Photo by Kim Walker

Constituency Close Up: Calgary-North East

Local residents spark a community revival in suburban Calgary.

By Tadzio Richards

Calgary-North East is back. Sixty years after it was first contested in 1959—and abolished after one term—the constituency was recontested in 2019 and won by the UCP. But provincial representation is only one way a spotlight is shining in the northeast corner of the city: In recent years new community-led projects such as Canada’s longest mural, a fast-growing night market—Night Market North, which showcases local vendors—and reimagined plans for old playgrounds have sparked a community revival.

That percolating revival may be just in time—since 1980, average individual incomes here have remained static or declined in relation to the city average. As a recent academic report describes it, “The spatial pattern of income change in Calgary is clear, with income growth in the core and decline in the suburban periphery.” For Kim Walker, a long-time resident, that decline was showing. In response, she initiated the Northern Hills Mural project—turning an aging, 850-m stretch of six-foot- high fence into “an artistic interpretation of Calgary’s history” painted by over 700 community members in Coventry Hills.  

“I’ve been driving down that fence area 15 or so years,” said Walker, “and I’ve watched the sun, literally, set on it, thinking every time I was driving by that this would be a perfect spot for a mural.” With help from community associations in Calgary-North East, Walker raised money, got permission from the city and recruited artist Mark Vazquez-Mackay to lead community members in designing and painting the mural. “The project had many intents,” says Walker. “One was to elevate the arts. Another was to increase the vibrancy of the community through beautification—to fix a fence that was falling down and making our community look pretty bad. The other [intent] was to help our community—a friend of a friend was looking to purchase a home and they were looking in this area and their realtor told them, ‘Oh no, this is not an area for you to buy in.’ And I thought, wait now, why isn’t it? It’s a beautiful area to live in. So I thought I’m going to draw attention to our community and put this mural in and get people talking about [the far northeast sector of Calgary] as a place to come.”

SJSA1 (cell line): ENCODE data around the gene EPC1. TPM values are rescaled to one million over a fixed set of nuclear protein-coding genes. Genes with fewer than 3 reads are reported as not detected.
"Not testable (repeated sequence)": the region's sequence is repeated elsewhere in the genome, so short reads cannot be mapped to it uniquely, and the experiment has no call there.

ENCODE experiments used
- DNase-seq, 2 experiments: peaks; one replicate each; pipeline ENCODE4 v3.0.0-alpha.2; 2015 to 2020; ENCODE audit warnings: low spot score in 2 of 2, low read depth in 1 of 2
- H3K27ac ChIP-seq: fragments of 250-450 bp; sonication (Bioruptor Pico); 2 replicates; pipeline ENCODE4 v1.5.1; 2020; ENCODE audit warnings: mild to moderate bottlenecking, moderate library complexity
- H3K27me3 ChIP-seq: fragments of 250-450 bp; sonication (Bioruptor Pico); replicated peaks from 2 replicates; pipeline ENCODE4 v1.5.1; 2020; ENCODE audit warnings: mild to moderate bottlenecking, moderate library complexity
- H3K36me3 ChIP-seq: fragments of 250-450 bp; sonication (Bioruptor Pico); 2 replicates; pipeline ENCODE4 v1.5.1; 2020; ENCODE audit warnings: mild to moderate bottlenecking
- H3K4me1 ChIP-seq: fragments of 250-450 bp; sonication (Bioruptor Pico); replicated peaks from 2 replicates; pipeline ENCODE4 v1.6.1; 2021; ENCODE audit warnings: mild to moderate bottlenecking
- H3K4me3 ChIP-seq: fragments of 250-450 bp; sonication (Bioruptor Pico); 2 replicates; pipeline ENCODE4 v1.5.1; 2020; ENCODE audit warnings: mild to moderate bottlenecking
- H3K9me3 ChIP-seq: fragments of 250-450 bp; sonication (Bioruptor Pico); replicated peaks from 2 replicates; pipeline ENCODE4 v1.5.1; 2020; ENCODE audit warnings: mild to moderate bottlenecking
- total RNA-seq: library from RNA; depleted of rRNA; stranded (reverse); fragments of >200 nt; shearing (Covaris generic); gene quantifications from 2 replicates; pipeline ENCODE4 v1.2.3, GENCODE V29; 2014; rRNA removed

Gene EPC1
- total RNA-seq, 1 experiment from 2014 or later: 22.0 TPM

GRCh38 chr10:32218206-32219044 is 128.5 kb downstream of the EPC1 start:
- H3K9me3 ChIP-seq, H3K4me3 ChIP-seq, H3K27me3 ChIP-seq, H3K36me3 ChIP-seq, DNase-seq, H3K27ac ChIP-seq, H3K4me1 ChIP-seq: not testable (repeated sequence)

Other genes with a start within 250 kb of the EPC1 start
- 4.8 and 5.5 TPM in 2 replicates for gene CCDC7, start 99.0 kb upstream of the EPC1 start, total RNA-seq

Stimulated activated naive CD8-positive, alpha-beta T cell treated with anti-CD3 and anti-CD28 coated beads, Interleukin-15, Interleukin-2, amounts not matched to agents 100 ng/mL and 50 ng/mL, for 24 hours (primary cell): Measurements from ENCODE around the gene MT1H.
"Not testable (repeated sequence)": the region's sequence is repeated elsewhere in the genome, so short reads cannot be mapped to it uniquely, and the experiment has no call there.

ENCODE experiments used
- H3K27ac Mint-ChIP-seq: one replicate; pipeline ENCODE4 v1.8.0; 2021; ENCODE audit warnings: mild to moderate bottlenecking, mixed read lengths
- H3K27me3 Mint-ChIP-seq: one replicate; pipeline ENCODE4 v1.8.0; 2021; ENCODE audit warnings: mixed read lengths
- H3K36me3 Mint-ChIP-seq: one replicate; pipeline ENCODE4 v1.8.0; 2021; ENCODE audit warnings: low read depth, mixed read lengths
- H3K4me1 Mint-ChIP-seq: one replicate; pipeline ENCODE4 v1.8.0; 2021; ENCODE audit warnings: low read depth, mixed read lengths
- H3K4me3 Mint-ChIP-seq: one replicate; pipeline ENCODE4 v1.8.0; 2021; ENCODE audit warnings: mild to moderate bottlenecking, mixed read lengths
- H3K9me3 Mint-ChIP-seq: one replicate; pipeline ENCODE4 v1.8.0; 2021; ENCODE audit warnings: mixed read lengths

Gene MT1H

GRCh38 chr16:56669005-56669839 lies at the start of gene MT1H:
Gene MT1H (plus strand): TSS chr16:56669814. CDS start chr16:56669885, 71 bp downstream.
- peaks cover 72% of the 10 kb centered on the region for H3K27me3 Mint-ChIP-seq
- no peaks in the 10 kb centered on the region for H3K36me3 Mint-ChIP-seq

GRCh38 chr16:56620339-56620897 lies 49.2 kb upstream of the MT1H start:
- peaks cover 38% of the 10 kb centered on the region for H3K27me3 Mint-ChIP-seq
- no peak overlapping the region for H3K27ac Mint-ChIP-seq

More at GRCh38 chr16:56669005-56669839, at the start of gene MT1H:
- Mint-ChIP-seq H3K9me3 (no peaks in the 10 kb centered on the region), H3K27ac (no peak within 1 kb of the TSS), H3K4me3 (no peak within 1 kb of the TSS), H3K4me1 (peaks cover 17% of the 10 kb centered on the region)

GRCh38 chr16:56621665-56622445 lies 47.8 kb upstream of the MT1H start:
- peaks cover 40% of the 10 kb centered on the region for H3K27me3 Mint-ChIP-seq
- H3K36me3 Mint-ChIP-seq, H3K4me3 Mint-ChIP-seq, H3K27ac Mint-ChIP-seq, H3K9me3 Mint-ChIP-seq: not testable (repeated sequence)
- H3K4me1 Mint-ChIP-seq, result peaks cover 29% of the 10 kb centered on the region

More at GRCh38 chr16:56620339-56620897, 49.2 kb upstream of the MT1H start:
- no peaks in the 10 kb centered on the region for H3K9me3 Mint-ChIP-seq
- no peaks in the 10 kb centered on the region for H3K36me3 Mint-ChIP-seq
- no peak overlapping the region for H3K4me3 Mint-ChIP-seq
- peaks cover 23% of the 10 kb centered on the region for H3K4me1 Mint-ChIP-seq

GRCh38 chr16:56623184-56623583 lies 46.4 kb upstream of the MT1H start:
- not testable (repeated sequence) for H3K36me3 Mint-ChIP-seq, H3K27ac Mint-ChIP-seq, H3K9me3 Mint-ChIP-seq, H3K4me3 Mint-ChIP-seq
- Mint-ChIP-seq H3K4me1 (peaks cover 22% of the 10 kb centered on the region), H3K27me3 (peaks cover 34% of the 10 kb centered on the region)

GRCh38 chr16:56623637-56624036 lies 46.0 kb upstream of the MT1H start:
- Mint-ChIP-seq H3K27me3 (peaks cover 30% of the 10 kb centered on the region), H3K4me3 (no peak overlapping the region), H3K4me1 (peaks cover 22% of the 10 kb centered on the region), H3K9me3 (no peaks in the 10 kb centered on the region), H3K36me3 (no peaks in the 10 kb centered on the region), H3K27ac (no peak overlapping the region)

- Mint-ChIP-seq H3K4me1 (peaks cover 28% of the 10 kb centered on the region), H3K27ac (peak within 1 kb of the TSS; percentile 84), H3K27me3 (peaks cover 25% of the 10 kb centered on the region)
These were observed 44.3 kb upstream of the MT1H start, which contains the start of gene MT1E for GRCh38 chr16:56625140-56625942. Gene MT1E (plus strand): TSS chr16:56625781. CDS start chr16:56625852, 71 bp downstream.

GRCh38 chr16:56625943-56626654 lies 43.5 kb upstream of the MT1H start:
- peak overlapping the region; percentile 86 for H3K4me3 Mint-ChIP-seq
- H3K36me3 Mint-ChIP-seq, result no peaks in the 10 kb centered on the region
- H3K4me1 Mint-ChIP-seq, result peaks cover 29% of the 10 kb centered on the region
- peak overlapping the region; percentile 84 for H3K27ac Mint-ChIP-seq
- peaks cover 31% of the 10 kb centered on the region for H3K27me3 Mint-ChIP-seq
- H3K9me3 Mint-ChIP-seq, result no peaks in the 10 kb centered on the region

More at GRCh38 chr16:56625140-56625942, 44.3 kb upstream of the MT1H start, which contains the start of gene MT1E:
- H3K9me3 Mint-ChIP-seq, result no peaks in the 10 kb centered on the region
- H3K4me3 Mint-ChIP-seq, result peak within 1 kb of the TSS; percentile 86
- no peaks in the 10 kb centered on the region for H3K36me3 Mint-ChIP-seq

Similar motivations sparked a related initiative, led by local resident Moraig McCabe, to save playground areas. “I was volunteering for the Northern Hills Community Association and I heard [the City of Calgary] was considering taking some playgrounds out. I kind of panicked,” says McCabe. “Playgrounds get put in by developers and then they pass them over to the city. But the city’s budget for replacing playgrounds is quite small, and of course the bigger Calgary grows the more playgrounds there are. So I made a deal with the city that if I could make playground redevelopments cheaper for them to maintain in our area, then we could keep them all. They laughed at me a bit and said, ‘Sure, go for it.’ And I did.”

Nearly 1,000 residents came to 10 community engagement sessions, where McCabe and others asked locals what they would like to see in 15 playground areas. “We do need tot lots [playgrounds for young children] because we have little kids in our community, but we don’t need 15 of them,” says McCabe. Residents were asked to “dream big,” with the idea that each playground and park area would be different. In 2019 construction started on a basketball court and outdoor rink at one site, while two median areas were converted to pollinator [wildflower] corridors. Other playground areas will be turned into a community picnic area, a park for bicycles, and other sites that, in total, says McCabe, will be cheaper to maintain.

Walker credits Philip Lozano, a community economic development coordinator at Momentum, a non-profit organization in Calgary, with being “a catalyst for much of the invigorated energy in our community.” Lozano, who has worked with community groups in the area for several years, says his work “is all about… empowering residents to solve their own problems with sustainable solutions.”

While some houses “may look a bit bigger” in Calgary-North East, says Lozano, many people “on a month-to-month basis are barely covering their mortgage payments,” and many residents face “the social isolation commonly found in some of these suburban areas.” At the same time, he says, “there’s an interest and an enthusiasm here—it’s a special place.” A key to instigating positive change, he says, may lie in the way locals are invited to engage in community-building. “Instead of saying ‘This is what’s sad and broken and needs repair, so you should come and help out,’ ” he says, locals such as Walker, McCabe and others said to community members, “ ‘Hey, there’s excitement and enthusiasm already, do you want to be a part of it?’… There’s something inspiring about that.” 

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